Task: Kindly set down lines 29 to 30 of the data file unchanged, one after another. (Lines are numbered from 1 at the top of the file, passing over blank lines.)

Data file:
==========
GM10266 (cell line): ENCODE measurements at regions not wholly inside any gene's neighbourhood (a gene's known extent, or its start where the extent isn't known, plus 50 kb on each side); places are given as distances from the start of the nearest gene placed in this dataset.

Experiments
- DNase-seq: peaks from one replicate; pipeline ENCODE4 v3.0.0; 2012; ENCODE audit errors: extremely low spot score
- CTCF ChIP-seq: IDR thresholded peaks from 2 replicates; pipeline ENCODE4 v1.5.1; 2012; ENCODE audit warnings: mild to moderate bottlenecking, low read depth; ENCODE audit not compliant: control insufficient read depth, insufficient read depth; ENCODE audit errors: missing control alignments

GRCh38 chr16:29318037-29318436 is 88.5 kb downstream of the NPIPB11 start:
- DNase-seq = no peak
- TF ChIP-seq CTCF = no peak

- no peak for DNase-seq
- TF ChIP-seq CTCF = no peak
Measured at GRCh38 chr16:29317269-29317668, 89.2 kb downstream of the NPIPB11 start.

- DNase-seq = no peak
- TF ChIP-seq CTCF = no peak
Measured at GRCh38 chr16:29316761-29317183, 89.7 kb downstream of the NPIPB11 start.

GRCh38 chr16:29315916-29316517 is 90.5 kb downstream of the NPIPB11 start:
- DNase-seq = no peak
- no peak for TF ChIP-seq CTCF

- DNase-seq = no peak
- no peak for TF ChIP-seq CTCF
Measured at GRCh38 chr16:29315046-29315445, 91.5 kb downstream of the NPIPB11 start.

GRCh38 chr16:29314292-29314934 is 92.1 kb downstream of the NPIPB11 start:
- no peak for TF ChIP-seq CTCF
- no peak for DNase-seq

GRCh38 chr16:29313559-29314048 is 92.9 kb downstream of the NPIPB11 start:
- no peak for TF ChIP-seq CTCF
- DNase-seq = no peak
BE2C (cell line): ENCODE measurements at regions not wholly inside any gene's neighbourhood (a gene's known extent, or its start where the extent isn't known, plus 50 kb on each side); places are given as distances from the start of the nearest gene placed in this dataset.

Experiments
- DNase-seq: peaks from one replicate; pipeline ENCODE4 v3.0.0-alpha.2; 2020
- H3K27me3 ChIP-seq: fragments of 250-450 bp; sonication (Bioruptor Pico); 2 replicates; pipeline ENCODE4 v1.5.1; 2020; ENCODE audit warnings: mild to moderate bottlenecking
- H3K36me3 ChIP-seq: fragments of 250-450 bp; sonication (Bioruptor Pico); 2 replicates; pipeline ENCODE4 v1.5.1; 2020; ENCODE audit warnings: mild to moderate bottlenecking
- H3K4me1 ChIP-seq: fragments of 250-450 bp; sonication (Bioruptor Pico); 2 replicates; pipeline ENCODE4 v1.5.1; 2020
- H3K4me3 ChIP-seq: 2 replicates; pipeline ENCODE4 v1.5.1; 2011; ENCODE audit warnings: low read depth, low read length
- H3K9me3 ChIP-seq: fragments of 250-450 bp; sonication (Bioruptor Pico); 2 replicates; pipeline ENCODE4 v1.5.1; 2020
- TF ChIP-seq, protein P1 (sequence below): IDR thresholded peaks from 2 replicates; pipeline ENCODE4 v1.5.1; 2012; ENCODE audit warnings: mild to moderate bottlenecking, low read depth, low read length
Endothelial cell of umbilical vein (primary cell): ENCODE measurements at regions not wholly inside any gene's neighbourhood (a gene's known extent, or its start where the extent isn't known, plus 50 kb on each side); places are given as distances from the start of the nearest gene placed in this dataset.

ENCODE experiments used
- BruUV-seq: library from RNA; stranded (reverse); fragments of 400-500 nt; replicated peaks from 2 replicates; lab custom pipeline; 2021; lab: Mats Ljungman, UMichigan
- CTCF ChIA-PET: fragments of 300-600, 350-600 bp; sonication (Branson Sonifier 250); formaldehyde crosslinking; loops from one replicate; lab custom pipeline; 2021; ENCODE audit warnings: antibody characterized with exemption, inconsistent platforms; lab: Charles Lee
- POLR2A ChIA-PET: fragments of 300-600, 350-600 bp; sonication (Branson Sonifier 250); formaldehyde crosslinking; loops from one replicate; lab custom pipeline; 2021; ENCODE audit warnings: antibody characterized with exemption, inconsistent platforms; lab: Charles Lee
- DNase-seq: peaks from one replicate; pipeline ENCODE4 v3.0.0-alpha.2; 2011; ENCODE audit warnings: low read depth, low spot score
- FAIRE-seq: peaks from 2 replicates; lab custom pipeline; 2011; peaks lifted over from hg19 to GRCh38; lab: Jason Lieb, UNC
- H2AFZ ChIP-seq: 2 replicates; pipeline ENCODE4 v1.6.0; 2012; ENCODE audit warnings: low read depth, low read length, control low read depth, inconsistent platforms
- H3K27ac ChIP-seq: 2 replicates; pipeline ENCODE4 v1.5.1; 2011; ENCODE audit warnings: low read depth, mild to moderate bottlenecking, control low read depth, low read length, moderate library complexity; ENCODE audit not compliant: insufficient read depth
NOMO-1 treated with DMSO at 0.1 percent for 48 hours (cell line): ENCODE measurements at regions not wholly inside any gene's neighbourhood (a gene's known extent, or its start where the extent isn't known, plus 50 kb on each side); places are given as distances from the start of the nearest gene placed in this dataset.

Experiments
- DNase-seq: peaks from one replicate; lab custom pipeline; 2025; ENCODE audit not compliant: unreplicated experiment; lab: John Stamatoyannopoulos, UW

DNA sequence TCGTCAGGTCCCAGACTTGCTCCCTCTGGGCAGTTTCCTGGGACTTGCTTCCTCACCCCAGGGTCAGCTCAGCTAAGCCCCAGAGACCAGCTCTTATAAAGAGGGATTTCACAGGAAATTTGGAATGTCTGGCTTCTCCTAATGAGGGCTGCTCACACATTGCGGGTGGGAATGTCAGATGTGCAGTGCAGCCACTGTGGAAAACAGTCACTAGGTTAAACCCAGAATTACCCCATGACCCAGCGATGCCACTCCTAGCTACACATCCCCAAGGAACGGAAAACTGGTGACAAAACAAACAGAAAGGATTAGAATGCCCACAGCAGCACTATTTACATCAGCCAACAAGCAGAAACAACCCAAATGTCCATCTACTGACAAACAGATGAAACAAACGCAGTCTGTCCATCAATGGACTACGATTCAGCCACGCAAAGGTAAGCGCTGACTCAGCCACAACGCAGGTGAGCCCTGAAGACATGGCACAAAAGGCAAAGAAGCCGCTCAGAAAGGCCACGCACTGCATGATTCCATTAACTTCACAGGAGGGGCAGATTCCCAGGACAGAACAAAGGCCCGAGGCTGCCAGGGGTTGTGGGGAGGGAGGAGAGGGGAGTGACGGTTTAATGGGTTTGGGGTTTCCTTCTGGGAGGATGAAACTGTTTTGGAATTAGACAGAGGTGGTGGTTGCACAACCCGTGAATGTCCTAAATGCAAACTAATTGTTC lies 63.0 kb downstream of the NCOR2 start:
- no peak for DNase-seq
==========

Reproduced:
- H3K27me3 ChIP-seq: fragments of 250-450 bp; sonication (Bioruptor Pico); 2 replicates; pipeline ENCODE4 v1.5.1; 2020; ENCODE audit warnings: mild to moderate bottlenecking
- H3K36me3 ChIP-seq: fragments of 250-450 bp; sonication (Bioruptor Pico); 2 replicates; pipeline ENCODE4 v1.5.1; 2020; ENCODE audit warnings: mild to moderate bottlenecking